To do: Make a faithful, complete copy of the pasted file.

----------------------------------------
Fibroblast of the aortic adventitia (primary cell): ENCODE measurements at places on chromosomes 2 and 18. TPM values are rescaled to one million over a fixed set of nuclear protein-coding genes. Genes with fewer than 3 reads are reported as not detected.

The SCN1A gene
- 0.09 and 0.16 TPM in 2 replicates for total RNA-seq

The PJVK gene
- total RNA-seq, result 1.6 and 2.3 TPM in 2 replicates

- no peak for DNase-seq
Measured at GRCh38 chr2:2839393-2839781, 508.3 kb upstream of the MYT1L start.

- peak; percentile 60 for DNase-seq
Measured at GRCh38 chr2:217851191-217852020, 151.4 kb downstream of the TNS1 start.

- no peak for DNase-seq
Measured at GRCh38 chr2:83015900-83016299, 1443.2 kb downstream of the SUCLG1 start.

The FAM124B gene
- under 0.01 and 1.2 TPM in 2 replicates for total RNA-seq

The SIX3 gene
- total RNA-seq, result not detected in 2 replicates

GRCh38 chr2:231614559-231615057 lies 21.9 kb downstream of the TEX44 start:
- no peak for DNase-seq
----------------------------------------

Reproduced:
Fibroblast of the aortic adventitia (primary cell): ENCODE measurements at places on chromosomes 2 and 18. TPM values are rescaled to one million over a fixed set of nuclear protein-coding genes. Genes with fewer than 3 reads are reported as not detected.

The SCN1A gene
- 0.09 and 0.16 TPM in 2 replicates for total RNA-seq

The PJVK gene
- total RNA-seq, result 1.6 and 2.3 TPM in 2 replicates

- no peak for DNase-seq
Measured at GRCh38 chr2:2839393-2839781, 508.3 kb upstream of the MYT1L start.

- peak; percentile 60 for DNase-seq
Measured at GRCh38 chr2:217851191-217852020, 151.4 kb downstream of the TNS1 start.

- no peak for DNase-seq
Measured at GRCh38 chr2:83015900-83016299, 1443.2 kb downstream of the SUCLG1 start.

The FAM124B gene
- under 0.01 and 1.2 TPM in 2 replicates for total RNA-seq

The SIX3 gene
- total RNA-seq, result not detected in 2 replicates

GRCh38 chr2:231614559-231615057 lies 21.9 kb downstream of the TEX44 start:
- no peak for DNase-seq